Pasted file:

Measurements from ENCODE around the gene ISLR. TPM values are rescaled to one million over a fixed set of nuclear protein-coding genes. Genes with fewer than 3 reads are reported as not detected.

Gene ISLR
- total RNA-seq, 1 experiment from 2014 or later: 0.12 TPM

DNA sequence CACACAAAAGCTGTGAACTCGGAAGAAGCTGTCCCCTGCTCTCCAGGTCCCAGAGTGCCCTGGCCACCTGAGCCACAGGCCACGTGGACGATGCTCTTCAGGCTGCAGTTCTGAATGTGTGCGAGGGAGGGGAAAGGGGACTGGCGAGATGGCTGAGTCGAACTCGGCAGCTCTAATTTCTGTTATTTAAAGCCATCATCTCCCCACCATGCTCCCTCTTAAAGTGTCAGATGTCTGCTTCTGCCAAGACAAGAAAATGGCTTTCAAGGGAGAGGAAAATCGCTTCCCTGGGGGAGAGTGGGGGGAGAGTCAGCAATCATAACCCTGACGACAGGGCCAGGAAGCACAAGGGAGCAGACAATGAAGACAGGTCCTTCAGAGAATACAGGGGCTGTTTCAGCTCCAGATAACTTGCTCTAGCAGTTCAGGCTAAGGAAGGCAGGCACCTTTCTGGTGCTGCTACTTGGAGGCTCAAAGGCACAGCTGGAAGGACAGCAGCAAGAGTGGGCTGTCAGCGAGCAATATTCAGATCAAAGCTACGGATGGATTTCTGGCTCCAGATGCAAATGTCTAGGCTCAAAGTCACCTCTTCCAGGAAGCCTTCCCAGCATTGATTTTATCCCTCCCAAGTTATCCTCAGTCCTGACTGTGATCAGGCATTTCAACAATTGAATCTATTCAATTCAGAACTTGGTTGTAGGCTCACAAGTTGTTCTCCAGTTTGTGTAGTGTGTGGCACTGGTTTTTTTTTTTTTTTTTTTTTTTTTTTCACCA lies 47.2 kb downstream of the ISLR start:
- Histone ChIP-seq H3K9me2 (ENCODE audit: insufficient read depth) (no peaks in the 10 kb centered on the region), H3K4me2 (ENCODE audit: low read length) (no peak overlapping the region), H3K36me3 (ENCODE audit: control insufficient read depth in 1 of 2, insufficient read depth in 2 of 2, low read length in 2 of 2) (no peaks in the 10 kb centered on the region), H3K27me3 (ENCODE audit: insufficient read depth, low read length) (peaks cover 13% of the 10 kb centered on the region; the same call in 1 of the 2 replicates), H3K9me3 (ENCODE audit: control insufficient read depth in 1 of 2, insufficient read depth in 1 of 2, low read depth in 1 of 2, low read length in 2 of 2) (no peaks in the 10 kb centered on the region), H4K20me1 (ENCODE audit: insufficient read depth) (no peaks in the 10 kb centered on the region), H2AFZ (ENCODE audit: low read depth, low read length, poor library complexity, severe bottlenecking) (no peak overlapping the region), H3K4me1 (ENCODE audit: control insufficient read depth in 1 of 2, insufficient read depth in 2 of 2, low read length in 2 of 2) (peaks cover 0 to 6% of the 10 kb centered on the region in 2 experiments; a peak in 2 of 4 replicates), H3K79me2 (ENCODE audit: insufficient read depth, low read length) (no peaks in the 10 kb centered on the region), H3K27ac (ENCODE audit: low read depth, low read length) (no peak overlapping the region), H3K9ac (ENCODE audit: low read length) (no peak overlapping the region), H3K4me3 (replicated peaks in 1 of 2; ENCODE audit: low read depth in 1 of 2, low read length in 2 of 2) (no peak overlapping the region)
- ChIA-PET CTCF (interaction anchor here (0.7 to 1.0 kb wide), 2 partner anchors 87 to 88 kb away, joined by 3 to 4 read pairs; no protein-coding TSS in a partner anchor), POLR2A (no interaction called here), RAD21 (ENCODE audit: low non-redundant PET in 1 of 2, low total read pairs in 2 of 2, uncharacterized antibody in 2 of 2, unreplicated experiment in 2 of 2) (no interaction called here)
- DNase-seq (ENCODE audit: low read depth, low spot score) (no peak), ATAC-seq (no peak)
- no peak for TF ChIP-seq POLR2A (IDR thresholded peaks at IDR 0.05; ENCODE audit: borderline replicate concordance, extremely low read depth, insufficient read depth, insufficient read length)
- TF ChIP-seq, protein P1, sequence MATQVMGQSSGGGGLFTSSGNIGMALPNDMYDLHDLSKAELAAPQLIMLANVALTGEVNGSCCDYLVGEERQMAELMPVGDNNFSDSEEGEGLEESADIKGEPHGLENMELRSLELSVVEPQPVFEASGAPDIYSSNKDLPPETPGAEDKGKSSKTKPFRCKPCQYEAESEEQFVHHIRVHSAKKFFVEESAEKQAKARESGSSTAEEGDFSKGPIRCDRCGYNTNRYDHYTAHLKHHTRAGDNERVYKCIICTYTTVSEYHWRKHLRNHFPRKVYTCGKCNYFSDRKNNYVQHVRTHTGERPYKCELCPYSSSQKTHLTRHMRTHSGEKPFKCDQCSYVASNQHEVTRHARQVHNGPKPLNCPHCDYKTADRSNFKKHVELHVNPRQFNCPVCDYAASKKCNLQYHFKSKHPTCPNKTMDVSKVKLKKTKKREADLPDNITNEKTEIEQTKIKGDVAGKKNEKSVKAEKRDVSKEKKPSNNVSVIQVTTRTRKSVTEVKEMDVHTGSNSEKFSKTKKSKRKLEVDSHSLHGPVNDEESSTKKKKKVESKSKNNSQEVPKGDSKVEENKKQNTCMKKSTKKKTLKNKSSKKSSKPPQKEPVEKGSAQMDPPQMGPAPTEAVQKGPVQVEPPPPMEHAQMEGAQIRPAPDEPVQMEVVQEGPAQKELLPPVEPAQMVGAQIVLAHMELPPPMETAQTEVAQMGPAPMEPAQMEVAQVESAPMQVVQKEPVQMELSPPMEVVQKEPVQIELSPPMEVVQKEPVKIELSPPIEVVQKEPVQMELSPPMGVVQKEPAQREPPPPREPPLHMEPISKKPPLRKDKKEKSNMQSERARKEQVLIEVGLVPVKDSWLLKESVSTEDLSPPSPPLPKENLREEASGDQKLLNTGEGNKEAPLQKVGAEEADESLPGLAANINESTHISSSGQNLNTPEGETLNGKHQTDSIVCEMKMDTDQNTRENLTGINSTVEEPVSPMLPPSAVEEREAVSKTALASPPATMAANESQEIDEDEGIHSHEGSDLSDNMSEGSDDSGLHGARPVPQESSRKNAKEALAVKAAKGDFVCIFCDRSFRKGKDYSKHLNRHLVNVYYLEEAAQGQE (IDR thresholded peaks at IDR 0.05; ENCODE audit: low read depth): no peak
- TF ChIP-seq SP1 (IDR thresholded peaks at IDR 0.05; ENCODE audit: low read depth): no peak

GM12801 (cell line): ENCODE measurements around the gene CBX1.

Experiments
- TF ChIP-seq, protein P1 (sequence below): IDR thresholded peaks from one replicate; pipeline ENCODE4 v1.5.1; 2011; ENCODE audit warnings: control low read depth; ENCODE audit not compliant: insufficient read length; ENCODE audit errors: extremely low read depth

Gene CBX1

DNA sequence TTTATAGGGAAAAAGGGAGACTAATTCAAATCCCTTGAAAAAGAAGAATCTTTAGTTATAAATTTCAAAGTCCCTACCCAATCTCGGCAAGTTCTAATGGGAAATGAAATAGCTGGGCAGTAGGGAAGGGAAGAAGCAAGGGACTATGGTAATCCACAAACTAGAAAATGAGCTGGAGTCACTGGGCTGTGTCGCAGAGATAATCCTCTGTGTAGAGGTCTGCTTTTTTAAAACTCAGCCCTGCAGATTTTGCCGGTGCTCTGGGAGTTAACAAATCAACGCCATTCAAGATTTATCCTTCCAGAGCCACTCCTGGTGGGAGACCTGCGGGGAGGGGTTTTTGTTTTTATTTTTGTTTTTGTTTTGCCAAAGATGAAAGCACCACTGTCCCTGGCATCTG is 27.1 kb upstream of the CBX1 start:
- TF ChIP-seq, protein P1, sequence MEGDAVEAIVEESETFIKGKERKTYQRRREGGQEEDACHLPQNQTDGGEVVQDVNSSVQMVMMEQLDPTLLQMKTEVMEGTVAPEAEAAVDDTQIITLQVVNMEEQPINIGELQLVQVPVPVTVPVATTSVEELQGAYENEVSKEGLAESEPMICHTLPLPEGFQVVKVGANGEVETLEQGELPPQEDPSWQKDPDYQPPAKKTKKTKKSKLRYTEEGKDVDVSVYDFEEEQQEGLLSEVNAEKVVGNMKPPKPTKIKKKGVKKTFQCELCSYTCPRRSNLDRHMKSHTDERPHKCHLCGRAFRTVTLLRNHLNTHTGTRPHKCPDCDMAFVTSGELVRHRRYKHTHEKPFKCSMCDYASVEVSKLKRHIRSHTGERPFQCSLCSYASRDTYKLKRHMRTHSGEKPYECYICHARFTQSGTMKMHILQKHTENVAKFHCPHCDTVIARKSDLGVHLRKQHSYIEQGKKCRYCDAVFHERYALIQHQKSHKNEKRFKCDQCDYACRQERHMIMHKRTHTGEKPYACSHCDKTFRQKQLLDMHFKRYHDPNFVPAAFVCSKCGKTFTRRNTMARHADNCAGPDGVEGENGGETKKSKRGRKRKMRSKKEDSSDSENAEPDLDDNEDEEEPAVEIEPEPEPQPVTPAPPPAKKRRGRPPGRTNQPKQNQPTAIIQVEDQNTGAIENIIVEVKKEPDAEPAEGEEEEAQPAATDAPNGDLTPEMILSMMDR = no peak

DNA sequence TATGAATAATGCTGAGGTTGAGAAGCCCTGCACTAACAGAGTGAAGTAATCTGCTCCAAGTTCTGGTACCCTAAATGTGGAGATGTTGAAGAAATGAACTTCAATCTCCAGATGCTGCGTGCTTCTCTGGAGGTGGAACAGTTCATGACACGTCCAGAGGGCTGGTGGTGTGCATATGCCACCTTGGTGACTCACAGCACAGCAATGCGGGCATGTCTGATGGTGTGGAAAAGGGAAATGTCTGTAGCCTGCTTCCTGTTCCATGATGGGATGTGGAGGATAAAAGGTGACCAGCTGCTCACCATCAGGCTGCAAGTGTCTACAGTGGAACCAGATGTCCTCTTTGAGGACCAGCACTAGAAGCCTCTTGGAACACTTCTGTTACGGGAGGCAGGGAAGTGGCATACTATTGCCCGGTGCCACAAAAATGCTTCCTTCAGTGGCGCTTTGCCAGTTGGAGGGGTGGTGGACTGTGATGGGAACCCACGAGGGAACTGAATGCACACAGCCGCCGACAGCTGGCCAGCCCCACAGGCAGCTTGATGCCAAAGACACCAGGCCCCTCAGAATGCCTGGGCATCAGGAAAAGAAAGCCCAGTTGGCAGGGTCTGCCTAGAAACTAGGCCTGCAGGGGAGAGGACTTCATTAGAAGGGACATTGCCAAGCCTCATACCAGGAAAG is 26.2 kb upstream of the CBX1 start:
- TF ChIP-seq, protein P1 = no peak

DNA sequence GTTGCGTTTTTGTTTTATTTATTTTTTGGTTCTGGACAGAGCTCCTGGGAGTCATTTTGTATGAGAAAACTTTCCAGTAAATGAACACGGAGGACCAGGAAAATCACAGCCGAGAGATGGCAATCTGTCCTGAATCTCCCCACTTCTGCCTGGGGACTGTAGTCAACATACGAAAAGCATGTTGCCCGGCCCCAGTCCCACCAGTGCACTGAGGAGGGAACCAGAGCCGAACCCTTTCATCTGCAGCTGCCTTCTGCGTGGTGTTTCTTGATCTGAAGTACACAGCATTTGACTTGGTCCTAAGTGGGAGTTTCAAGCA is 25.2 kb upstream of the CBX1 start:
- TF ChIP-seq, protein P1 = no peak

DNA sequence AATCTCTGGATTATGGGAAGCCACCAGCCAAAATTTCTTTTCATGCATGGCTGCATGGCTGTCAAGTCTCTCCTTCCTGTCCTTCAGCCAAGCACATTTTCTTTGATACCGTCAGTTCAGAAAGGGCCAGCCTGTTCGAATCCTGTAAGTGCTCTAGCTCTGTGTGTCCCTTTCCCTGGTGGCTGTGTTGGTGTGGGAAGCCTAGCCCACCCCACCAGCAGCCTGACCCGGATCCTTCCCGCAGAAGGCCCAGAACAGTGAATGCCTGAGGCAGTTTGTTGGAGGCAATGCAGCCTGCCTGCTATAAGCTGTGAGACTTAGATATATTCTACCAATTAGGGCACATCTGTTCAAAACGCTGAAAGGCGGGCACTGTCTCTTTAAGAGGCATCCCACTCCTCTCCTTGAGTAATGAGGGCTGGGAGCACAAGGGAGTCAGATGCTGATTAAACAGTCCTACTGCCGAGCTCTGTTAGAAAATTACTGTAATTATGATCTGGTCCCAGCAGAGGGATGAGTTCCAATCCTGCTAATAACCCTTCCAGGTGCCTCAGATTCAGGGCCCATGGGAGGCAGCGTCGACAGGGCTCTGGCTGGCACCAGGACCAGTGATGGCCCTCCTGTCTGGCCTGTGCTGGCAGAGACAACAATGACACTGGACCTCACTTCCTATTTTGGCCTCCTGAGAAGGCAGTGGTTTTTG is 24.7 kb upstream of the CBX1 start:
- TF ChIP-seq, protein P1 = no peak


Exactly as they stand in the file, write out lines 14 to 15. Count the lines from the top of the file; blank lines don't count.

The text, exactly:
Gene CBX1

DNA sequence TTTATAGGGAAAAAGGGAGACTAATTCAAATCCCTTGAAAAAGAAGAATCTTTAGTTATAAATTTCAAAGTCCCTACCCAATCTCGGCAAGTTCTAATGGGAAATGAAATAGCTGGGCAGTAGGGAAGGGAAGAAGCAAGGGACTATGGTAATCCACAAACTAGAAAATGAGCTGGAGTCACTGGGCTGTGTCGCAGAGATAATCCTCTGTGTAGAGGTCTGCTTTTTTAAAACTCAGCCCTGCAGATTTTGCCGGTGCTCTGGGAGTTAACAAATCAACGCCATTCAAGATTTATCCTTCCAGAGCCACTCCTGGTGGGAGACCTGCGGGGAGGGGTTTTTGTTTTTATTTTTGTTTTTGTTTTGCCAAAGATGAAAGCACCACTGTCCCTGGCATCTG is 27.1 kb upstream of the CBX1 start: